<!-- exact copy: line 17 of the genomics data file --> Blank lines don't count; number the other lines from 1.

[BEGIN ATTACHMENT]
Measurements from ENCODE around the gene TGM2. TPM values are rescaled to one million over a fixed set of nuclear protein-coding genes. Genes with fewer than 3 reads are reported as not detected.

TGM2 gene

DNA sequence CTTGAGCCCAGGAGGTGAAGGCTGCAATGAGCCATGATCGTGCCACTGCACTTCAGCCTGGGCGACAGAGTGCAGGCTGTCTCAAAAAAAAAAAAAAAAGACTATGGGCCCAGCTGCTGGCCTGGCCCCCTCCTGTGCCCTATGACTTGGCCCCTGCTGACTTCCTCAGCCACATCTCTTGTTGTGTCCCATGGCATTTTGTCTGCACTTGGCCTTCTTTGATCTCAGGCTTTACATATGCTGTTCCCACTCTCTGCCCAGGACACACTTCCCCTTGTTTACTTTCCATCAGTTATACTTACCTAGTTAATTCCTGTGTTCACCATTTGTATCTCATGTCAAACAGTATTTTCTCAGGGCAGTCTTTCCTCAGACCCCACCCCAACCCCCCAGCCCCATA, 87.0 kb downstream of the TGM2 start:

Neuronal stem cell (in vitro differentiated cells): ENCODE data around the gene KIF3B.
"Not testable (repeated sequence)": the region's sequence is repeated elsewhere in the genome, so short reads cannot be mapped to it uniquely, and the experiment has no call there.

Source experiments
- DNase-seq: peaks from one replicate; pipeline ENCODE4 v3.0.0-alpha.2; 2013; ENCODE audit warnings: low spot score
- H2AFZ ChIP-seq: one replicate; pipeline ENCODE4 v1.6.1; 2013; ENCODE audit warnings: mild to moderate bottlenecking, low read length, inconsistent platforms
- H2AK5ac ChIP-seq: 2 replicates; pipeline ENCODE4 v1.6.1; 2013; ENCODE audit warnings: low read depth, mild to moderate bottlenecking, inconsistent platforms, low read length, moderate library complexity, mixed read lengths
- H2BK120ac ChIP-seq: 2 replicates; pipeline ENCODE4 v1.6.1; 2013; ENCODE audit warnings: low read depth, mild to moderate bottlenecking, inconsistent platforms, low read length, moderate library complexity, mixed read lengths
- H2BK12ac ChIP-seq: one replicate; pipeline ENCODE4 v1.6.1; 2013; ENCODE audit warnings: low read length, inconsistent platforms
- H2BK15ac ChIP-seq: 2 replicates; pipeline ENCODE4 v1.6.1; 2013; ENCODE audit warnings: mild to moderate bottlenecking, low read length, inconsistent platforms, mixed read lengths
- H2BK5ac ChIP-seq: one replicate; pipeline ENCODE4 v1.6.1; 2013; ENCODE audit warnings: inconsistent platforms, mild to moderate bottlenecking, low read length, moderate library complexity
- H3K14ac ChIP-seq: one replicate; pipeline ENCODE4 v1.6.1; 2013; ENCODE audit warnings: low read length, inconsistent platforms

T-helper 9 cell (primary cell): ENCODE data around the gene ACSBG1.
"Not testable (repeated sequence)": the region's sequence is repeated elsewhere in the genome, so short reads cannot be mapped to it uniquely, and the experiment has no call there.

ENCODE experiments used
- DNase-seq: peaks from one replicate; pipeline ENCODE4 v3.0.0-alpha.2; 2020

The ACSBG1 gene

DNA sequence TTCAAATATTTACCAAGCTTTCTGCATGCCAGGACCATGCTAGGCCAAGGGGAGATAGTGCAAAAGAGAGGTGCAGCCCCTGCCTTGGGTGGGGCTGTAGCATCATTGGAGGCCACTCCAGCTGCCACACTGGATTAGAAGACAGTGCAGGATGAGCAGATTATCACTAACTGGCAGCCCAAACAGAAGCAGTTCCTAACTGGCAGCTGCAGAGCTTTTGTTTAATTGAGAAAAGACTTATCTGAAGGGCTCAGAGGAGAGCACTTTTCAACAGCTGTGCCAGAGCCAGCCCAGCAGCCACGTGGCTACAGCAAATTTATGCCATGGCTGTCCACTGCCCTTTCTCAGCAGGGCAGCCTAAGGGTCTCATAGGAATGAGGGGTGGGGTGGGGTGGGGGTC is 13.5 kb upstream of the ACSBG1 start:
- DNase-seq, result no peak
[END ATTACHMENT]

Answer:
ENCODE experiments used